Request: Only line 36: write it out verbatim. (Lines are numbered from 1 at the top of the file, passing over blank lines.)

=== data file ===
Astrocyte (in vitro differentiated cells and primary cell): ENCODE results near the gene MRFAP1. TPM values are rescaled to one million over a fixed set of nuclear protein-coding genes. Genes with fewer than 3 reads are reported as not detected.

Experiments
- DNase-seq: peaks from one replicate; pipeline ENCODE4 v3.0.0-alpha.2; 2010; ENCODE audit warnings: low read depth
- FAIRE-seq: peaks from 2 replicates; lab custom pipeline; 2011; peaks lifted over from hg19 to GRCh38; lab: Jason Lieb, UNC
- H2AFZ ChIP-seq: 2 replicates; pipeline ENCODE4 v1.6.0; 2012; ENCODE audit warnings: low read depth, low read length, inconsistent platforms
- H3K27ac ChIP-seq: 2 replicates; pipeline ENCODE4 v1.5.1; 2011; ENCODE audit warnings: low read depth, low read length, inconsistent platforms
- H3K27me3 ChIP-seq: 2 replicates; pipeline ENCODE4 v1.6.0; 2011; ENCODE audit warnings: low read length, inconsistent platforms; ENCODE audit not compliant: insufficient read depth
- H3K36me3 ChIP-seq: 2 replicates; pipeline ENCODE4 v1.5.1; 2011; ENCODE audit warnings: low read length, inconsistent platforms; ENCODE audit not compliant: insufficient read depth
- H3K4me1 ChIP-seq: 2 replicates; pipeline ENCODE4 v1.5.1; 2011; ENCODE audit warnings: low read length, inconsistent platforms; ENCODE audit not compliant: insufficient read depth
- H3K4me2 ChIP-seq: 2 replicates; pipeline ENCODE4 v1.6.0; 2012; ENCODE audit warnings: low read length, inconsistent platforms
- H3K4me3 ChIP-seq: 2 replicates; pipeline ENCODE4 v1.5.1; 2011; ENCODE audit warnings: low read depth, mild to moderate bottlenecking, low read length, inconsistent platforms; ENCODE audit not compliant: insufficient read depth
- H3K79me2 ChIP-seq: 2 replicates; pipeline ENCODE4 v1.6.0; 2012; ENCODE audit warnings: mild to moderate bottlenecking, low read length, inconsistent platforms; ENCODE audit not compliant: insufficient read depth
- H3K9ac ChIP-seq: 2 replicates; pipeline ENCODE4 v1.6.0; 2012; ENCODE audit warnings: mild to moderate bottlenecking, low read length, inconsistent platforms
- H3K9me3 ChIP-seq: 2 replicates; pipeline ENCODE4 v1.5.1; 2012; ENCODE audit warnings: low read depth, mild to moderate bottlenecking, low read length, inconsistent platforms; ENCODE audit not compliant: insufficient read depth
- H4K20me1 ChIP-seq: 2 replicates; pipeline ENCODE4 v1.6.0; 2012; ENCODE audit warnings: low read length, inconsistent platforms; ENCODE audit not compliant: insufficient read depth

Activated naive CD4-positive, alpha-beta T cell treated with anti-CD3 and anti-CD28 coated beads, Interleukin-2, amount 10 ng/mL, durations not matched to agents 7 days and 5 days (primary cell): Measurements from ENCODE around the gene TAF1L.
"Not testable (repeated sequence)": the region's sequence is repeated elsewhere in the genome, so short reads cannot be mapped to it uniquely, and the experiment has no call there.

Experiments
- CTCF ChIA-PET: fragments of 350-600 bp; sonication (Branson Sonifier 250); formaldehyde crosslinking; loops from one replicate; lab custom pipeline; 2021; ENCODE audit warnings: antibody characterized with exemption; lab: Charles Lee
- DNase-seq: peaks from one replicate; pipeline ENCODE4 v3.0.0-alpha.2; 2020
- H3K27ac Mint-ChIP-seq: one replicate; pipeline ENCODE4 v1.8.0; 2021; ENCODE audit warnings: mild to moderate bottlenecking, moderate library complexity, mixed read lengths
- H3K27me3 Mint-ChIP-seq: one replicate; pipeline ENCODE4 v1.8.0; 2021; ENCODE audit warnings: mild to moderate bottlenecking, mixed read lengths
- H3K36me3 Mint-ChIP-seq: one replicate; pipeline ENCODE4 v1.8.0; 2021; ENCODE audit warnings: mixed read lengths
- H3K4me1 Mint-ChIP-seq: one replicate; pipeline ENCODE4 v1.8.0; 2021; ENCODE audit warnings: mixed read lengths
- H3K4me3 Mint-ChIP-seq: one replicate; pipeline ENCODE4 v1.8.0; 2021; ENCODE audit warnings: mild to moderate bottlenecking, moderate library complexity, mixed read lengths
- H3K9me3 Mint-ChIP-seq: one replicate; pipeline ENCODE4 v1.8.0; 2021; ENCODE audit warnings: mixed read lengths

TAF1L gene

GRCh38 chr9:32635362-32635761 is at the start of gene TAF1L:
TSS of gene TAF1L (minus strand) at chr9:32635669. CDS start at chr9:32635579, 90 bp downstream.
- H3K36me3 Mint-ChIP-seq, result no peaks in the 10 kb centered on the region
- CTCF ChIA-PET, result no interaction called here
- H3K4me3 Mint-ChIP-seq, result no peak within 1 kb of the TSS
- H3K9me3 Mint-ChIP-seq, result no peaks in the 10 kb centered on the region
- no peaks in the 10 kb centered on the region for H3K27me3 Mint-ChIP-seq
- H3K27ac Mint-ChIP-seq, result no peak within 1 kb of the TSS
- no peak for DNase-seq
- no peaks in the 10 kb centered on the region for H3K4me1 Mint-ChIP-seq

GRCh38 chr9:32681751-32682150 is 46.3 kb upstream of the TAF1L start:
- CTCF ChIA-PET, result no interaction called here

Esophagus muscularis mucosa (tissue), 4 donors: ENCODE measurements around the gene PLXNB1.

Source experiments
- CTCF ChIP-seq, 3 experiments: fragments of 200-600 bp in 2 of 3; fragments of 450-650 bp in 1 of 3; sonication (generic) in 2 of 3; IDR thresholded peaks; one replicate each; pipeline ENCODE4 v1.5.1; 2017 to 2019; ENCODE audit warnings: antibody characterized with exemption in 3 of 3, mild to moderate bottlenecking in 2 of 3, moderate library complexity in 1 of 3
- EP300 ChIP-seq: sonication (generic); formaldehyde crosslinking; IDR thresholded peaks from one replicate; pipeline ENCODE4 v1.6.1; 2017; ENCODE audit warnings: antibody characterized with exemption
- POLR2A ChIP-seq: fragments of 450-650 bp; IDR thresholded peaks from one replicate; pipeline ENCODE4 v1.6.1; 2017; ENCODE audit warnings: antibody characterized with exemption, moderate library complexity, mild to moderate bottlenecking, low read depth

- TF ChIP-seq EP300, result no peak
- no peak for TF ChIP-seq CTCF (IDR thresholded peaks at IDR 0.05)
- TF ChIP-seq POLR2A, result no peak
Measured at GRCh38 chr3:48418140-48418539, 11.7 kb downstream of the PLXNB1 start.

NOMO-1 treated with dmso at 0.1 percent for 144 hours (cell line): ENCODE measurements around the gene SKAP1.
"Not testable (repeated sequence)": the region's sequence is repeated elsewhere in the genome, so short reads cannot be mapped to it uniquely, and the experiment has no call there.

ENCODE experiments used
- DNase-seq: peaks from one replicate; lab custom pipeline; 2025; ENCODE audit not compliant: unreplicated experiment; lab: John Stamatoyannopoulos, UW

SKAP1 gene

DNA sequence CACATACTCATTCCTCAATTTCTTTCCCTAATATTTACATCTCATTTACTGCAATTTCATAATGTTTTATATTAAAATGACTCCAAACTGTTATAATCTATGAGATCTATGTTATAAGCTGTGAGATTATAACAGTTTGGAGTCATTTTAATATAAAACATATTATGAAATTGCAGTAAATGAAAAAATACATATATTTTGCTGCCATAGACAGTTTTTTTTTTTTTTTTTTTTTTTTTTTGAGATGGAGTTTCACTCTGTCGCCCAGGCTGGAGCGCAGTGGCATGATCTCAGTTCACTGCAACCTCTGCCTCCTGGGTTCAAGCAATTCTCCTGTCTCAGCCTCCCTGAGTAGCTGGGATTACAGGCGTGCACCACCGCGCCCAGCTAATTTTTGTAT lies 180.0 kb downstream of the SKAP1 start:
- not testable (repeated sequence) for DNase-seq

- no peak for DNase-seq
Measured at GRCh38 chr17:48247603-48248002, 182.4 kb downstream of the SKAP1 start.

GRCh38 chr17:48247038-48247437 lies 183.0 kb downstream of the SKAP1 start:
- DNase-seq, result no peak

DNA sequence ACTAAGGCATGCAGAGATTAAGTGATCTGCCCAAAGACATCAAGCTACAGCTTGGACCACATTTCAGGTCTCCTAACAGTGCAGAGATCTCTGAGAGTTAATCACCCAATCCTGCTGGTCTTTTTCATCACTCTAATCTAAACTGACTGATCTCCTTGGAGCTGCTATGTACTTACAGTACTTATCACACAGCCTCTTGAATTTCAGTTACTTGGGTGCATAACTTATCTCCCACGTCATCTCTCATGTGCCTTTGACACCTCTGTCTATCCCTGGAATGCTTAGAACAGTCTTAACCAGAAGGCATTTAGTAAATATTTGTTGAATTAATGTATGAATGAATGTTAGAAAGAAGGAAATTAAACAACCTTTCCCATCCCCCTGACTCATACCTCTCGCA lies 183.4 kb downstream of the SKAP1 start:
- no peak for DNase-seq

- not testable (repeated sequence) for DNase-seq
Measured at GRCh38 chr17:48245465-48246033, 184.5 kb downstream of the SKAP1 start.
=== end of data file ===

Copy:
- no peak for DNase-seq